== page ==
Last year I wrote about mapping out your year with an enduring idea and unit themes. This year, I thought I’d help you out (and myself) by creating a Thematic Brainstorm Form to help you with the steps in the planning process. This isn’t your lesson plan, this is merely to get the ideas going.
Once you clarify the purpose of your theme (concepts and developmental objectives, etc.) it’s easier to stay focused on what types of learning activities you are looking for (as opposed to filling your unit full of “cute” activities). As you fill in the boxes with learning activities, it’s easy to step back and see which area is lacking and then you can have a more purposeful search through your resources. (I confess, the “Books” section is far too small for a really great unit- I’m hoping you’ll fill the entire back of the sheet with wonderful books to incorporate into book activities, story times, and reading areas.)
If you like, there is room in the left margin for punching holes and keeping your brainstorm form in your lesson planning binder. As you use this form more frequently you will find that you naturally begin planning your lessons with more purpose, looking for activities that fill in objectives and round out your experiences.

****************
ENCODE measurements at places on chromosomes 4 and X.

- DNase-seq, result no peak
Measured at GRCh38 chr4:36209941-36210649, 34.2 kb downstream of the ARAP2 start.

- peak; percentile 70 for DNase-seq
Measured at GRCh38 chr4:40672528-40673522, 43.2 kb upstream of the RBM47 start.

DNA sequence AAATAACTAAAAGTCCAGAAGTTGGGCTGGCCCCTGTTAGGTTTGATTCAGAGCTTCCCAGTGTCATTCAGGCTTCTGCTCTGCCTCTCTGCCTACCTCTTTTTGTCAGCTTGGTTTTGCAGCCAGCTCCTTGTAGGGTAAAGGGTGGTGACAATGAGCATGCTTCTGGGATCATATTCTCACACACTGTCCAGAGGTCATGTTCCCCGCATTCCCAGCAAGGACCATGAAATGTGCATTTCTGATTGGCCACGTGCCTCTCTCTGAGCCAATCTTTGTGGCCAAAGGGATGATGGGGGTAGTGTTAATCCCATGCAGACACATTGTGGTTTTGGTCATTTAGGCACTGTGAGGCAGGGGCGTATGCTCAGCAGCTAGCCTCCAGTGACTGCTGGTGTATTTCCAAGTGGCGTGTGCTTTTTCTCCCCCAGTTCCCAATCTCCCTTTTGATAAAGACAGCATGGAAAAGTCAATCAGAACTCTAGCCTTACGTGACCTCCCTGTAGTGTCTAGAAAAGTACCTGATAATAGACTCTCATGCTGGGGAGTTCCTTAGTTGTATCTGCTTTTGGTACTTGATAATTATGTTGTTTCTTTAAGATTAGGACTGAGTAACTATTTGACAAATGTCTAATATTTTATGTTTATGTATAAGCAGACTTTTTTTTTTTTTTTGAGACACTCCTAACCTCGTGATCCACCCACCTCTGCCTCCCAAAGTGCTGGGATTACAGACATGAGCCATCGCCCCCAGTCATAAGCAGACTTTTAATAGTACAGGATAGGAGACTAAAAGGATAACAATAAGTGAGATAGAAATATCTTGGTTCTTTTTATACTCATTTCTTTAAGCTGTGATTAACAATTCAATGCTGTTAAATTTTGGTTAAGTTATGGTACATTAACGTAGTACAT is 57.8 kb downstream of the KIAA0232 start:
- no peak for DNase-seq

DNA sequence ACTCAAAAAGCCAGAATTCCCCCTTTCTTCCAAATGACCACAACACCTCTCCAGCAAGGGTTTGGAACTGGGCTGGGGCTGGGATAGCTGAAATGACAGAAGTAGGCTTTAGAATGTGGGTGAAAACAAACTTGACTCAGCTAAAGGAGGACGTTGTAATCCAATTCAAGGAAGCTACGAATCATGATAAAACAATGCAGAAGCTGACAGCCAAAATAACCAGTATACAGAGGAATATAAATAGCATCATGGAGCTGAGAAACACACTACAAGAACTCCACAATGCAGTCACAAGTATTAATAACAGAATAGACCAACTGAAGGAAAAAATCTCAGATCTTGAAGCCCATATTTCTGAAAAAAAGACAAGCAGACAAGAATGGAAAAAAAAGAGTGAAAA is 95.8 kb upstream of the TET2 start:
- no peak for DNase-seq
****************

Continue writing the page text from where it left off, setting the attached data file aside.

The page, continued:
Recognize. Emphasize. Maximize.
This form is also helpful for what I call the “Recognize, Emphasize, Maximize Method“. Quite simply, when you take the time to recognize what it is you are trying to teach with an activity, you are more prepared to emphasize those objectives as you work and play within a unit. You are able to take advantage of natural learning experiences because you are aware of what to look for. As you emphasize these objectives, you maximize the learning outcomes. By following this method, you can ensure that the activities you use are “Not Just Cute”.
Top photo by iprole.